SSH and the Ubuntu Server

Marc Deslauriers marc.deslauriers at
Thu Nov 18 15:49:38 UTC 2010


On Thu, 2010-11-18 at 08:00 -0600, Dustin Kirkland wrote:
> >  ----------------------------------------------------------
> > |  If you need a secure connection to this
> > |  server remotely, you may wish to install
> > |  the openssh-server package.  Note that
> > |  this service will open TCP port 22 on
> > |  your system, and you should use a very
> > |  strong password.
> > |
> > |  Do you want to install the SSH service?
> > |
> > |        [[YES]]        [no]
> >  ----------------------------------------------------------
> >
> > Rest assured that the exact text will be word-smithed by an
> > appropriate committee to hash out an optimum verbiage.

I think this screen is a good idea if in fact tasksel is moved to after
the first boot.

We would need to change the wording though as using ssh with password
authentication is insecure and should not be something we recommend. A
lot of users who come to #ubuntu-hardened trying to figure out why their
server was compromised end up discovering that ssh password
brute-forcing was the cause.

> >
> > This proposal requests that:
> >  1) a new prompt be added to the Ubuntu Server installer
> >  2) this prompt be dedicated to the boolean installation, or
> > non-installation, of the SSH service, as an essential facet of a
> > typical server
> >  3) the cursor highlights the affirmative (yes, please install SSH),
> > but awaits the user's conscious decision

This is where I disagree. Dangerous actions should not be the default

I've seen numerous corporate environments where the default/generic
account used during server installation was still enabled when the
server went into production.

I want the person installing the server to actually make the choice to
install ssh in order to realize that doing so may have consequences. ie:
"Oh wait, If I install ssh now, I should unplug the server from the
network and configure ssh properly before hooking it back up..."

Making the cursor default to "yes" means people who install the server
and don't know the impact of answering yes will get something dangerous
installed that they weren't counting on.

> >
> > These key points map to the following considerations:
> >  1) the current option to install SSH on Ubuntu servers is buried in
> > the tasksel menu
> >    - SSH is more fundamental to a server than the higher level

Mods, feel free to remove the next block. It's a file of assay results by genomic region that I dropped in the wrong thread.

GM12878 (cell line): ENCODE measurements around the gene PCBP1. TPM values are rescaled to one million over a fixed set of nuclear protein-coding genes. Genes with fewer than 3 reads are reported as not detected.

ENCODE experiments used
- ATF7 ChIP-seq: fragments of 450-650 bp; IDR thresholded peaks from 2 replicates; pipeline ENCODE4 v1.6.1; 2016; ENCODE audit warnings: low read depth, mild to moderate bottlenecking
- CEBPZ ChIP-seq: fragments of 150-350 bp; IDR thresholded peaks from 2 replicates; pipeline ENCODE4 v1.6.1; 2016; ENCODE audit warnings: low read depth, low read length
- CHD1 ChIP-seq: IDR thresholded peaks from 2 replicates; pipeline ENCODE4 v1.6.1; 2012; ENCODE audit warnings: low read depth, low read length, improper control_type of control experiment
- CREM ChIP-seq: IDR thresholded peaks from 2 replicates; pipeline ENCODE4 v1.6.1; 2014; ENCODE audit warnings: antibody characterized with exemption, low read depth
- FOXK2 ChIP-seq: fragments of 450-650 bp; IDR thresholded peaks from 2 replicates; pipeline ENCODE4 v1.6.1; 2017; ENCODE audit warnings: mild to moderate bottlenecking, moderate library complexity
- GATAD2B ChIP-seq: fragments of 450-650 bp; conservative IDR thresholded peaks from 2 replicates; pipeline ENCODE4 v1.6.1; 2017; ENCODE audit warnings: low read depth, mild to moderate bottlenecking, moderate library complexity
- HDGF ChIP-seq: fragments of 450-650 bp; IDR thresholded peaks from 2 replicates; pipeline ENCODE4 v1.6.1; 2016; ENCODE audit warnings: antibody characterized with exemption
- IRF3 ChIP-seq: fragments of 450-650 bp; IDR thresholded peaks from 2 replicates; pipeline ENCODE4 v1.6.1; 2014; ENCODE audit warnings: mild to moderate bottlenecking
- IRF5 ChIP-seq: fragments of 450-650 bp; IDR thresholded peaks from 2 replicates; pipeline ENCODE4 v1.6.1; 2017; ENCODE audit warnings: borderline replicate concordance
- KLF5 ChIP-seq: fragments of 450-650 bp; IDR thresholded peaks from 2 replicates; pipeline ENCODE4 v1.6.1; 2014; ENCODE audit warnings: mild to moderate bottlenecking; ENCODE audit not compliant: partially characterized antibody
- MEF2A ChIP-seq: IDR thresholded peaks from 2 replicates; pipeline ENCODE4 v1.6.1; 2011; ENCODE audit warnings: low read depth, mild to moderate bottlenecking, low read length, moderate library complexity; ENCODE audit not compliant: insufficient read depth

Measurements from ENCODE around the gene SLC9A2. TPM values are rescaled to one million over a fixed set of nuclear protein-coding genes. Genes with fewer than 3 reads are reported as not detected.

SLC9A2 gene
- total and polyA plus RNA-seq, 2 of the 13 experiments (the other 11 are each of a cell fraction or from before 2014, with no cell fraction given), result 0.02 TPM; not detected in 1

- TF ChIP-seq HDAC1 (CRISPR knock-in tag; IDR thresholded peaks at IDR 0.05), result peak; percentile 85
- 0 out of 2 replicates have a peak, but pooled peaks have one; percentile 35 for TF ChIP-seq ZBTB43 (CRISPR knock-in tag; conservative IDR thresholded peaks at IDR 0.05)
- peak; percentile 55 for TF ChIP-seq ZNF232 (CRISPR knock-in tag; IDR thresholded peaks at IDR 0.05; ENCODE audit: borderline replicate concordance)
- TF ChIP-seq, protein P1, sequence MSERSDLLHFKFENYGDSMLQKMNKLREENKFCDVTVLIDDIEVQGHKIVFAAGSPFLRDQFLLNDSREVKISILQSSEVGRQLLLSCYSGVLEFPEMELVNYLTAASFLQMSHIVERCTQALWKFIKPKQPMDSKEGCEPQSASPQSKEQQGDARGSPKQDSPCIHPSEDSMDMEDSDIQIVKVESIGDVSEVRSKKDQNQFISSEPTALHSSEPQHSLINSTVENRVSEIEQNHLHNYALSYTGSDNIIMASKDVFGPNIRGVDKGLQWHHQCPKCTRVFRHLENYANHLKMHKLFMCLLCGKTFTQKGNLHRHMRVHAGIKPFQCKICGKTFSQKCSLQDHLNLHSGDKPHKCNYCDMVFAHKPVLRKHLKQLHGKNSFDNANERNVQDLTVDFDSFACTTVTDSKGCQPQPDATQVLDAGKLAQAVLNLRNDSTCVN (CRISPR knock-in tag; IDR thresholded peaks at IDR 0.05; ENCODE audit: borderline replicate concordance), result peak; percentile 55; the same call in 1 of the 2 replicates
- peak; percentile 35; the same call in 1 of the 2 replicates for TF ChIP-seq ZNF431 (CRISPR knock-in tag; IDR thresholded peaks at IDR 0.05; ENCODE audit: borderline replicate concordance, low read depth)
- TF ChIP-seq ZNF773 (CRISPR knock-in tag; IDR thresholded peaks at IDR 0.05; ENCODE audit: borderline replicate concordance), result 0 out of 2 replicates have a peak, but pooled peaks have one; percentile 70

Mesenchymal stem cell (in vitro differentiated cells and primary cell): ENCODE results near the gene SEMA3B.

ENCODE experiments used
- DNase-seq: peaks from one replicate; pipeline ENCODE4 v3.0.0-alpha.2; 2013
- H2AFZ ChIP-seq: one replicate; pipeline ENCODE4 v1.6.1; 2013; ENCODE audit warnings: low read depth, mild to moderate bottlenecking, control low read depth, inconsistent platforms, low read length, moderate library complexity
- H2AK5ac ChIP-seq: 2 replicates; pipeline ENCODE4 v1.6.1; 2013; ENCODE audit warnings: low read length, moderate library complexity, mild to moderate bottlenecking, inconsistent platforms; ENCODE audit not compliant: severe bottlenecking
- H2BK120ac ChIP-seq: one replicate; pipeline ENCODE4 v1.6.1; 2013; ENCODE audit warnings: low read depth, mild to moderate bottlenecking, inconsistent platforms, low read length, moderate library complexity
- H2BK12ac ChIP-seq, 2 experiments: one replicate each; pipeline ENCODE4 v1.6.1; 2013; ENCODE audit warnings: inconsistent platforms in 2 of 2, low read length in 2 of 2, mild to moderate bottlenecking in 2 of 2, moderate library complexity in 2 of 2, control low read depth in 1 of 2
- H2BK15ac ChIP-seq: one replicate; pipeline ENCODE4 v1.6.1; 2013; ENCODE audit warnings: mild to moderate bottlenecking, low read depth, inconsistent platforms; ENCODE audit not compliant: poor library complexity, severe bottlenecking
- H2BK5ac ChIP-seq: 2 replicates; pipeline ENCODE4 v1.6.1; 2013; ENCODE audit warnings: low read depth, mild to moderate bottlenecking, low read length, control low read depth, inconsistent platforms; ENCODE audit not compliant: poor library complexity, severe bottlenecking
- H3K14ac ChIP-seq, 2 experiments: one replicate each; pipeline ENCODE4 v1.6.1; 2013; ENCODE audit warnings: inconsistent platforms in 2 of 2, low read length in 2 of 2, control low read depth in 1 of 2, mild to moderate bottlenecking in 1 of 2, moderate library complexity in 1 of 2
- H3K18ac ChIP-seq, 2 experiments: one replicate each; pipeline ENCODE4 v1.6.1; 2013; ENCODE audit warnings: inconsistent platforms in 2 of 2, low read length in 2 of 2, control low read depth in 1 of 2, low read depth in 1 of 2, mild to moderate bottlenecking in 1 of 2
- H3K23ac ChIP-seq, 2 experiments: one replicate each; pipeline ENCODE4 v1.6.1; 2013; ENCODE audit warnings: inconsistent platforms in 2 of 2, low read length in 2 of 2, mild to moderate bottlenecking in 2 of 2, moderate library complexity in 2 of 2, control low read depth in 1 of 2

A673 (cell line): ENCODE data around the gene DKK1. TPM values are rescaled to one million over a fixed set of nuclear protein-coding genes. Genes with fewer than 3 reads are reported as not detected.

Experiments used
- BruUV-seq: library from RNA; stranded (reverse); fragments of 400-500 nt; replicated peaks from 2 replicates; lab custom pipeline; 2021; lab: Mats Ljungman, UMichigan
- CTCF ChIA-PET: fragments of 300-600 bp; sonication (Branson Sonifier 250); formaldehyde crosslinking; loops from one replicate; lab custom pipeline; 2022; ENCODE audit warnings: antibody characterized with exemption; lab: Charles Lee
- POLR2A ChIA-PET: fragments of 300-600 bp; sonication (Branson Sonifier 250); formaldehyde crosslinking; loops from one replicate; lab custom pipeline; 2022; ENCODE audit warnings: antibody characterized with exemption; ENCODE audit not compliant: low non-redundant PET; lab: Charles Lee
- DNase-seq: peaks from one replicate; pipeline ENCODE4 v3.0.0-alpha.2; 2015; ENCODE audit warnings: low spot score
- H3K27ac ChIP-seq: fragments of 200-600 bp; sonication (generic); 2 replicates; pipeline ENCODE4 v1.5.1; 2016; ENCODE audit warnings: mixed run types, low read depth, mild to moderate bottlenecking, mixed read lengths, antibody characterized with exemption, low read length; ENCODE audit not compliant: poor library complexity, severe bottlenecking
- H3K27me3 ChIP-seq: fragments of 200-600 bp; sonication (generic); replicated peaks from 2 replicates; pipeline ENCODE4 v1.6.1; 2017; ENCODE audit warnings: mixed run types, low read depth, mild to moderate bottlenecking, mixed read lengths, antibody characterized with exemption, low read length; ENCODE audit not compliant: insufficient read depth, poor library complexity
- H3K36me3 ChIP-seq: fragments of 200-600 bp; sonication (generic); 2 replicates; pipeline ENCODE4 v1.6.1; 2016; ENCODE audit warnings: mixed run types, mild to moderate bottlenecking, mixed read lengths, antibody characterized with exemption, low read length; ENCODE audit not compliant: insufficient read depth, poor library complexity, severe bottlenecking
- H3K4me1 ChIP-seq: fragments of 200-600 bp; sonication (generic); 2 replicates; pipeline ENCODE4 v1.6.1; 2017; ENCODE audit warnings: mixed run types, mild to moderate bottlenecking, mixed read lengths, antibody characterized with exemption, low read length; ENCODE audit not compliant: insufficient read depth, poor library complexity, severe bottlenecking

> > profile selections for:
> >      DNS Server, Mail Server, LAMP Stack, Virtualization Host, etc.
> >  2) users of the installation ISO will have the option to not install
> > SSH, as they so desire
> >    - it is quite well understood that some users may not want SSH
> > installed on their server

Corporate environments don't typically allow ssh access to servers from
the main network for security and conformance reasons. Remote management
cards and IP KVMs are often used from an isolated administrative
network, or SSH is configured to listen only to a specific network
interface. Contrary to what some people have suggested, pre-seeding
isn't used in a lot of these cases.

This is one of the reasons I like having SSH as a choice during install,
and not simply installed by default.

> >  3) highlighting the "YES" option on this page is absolutely essential
> > to addressing this usability issue
> >    - and that selection is easily overridden by hitting <tab><enter>,
> > or by experienced admins in preseed configurations

SSH can just as easily be enabled by hitting <tab><enter> also.

> >
> > Please consider that the very definition of a "server" implies that
> > the system is running a "service".  Moreover, our official Ubuntu
> > Server images as published for the Amazon EC2 cloud are, in fact,
> > running SSH by default listening on port 22 on the unrestricted
> > Internet (the 'ubuntu' has no password), and the Ubuntu Enterprise
> > Cloud installation by the very same ISO installs SSH on every every
> > UEC system deployed.  This is not unprecedented.

As far as I recall, EC2 opens the ssh port from your ip address only,
and authenticates using certificates and not passwords.